North Carolina: Iredell District Court Judge Christine Underwood ordered in February 2021 the Town of Mooresville and its police department to return Jermaine Sanders’ money that was seized under civil asset forfeiture or go to jail, FOX 46 Charlotte reports. The judge’s decision follows actions taken November 16, 2020. “The Mooresville Police Department was called out to a hotel where they searched an unoccupied rental car and seized a small amount of marijuana as well as approximately $17,000 belonging to a Connecticut man, Jermaine Sanders, whose daughter resides in Iredell County,” the news site report. However, just after the police were put on notice challenging the seizure of money, Fox 46 reports that “the police sent a check for the money to the federal government under the authority of the controversial civil forfeiture law.” Said Sanders’ attorney Ashley Canon: “What they did was circumvent the system by giving it over to the federal government because they anticipated coming into court and being able to say, ‘Sorry, we don’t have that money anymore. You’re going to have to chase it in the federal system.’” And that is difficult. “The consequence of that is people are forever without their money, even if, ultimately, their case is dismissed or they’re found not guilty or otherwise their case goes away. The federal government can still keep that money,” she said.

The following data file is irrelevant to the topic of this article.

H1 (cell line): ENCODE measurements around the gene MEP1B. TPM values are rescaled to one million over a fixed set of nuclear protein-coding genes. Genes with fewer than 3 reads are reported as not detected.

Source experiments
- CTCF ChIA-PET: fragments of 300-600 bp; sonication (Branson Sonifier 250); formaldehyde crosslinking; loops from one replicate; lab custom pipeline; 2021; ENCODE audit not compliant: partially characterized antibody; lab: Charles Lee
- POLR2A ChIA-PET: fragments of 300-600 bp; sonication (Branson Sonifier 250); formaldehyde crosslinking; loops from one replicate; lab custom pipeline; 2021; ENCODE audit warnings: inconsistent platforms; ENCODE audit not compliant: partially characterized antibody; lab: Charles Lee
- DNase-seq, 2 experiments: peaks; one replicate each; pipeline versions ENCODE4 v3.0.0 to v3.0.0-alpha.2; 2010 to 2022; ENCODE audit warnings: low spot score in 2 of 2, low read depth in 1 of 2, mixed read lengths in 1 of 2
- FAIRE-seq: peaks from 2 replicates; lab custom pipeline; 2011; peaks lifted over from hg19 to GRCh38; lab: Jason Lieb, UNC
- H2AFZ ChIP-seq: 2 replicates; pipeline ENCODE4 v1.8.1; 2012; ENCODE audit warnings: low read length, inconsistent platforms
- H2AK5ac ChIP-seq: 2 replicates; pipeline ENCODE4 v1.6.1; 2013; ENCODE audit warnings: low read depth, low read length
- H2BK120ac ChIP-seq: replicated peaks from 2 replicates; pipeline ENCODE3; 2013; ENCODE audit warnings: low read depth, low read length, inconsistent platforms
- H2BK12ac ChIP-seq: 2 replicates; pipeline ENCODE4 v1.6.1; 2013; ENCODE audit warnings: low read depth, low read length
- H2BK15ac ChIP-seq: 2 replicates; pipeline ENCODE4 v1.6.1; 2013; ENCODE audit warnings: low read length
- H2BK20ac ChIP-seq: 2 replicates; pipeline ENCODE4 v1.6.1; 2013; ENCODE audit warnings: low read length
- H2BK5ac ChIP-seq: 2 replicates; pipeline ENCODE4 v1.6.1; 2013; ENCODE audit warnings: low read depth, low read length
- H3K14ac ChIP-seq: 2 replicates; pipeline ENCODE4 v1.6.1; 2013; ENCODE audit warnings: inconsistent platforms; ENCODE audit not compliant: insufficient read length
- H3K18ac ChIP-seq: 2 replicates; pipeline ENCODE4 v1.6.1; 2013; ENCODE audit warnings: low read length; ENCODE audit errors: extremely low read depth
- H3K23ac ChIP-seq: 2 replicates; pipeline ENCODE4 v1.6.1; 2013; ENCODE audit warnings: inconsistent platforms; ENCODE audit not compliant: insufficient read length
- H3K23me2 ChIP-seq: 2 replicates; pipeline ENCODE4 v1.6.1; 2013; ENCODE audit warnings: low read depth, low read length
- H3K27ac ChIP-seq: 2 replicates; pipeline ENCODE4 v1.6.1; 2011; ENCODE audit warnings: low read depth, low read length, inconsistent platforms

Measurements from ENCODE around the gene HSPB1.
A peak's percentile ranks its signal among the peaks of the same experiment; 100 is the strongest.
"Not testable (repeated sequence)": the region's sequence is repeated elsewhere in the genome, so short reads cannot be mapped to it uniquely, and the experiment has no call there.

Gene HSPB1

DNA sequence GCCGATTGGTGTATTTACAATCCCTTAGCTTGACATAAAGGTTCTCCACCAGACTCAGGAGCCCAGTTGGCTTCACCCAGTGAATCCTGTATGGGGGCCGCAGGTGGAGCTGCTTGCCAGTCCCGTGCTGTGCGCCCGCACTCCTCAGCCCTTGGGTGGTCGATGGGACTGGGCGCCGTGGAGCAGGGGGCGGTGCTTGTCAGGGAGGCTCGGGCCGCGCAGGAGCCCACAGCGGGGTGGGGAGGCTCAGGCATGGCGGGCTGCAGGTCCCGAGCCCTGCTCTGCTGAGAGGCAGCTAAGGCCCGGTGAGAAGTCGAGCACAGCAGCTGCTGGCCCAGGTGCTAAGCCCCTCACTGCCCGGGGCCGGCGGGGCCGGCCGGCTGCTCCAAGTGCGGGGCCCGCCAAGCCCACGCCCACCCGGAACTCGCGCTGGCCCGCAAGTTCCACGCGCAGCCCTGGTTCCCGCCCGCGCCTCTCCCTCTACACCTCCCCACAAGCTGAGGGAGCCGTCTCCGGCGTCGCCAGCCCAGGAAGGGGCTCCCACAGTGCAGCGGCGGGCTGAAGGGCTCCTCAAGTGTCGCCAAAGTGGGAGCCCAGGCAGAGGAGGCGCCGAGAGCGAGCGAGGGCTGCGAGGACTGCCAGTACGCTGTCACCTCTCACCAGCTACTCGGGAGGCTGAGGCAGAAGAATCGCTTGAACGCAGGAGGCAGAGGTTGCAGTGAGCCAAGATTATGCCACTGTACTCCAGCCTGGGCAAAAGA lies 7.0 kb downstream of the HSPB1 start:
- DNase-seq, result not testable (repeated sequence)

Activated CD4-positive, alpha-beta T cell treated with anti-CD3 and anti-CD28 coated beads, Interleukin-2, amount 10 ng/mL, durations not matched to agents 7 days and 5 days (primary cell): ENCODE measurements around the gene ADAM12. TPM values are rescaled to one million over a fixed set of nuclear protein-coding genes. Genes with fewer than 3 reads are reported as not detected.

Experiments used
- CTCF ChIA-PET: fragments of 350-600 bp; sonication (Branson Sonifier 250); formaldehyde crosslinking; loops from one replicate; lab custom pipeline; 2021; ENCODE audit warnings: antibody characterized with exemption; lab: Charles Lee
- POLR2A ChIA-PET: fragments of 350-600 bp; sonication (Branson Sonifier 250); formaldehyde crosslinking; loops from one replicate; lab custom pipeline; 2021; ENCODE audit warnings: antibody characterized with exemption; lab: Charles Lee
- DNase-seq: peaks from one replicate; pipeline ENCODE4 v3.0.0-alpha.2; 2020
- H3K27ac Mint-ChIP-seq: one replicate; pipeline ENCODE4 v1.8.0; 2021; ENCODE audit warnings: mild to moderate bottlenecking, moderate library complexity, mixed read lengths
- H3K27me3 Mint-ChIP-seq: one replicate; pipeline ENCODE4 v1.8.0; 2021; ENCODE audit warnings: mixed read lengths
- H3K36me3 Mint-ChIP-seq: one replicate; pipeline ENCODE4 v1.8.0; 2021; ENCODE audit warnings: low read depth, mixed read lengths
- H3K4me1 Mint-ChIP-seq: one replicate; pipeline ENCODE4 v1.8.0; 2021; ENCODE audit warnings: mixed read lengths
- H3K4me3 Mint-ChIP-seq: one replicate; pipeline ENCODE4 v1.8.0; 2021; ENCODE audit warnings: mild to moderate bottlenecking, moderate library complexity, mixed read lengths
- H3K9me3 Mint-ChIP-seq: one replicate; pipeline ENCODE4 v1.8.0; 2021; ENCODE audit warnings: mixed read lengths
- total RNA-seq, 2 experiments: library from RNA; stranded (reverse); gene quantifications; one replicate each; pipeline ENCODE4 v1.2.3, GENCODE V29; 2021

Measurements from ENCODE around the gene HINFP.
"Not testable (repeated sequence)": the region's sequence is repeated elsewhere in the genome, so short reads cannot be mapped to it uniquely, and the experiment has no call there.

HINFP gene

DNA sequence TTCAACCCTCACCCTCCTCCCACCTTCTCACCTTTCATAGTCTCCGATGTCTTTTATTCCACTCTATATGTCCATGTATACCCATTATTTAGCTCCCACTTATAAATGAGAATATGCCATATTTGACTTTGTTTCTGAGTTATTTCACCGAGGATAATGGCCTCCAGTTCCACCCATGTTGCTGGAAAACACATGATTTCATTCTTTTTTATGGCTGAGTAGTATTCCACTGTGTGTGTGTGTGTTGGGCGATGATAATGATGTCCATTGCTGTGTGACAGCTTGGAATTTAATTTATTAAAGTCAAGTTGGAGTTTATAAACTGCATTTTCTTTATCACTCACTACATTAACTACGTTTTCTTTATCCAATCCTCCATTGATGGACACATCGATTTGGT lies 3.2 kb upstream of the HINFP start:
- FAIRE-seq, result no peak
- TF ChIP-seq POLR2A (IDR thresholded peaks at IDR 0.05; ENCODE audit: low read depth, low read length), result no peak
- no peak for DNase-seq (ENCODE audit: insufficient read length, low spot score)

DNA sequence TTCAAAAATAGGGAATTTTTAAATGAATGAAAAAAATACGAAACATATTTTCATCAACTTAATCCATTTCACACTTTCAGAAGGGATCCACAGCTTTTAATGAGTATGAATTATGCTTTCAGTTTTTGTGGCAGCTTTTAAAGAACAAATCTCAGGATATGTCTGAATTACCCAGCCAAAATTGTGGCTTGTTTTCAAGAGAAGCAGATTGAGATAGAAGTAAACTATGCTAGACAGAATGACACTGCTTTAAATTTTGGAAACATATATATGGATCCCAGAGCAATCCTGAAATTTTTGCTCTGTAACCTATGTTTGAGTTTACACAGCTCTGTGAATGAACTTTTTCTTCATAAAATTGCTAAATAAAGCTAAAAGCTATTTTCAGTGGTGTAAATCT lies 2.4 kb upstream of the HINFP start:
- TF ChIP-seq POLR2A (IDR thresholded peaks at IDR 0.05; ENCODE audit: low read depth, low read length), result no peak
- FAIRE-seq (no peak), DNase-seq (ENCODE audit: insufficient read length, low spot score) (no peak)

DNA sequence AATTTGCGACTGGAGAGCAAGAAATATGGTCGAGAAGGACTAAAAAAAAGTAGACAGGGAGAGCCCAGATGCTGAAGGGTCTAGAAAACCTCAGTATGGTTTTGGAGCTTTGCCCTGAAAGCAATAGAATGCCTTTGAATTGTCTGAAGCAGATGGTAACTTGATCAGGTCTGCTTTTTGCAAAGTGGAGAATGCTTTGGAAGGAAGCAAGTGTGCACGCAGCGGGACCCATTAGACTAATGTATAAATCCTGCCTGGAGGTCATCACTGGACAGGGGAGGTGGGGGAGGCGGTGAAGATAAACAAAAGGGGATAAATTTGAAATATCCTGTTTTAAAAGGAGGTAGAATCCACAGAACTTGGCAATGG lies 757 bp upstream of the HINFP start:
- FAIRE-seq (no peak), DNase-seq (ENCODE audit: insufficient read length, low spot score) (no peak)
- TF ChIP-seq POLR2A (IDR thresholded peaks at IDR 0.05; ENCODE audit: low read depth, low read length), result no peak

North Dakota: The Grand Forks Herald reported in December 2020 that Belfield city leaders were planning a citizen survey before deciding whether to disband its police department — namely Police Chief Steve Byrne and his K-9 Thor. “It’s been difficult to hire and maintain officers, so in the meantime, our police chief has been working alone,” Belfield Mayor Marriann Mross told KFYR-TV. “If the Belfield City Council moves forward with this action, the Stark County Sheriff’s Office will absorb Byrne into its department,” the Herald reports.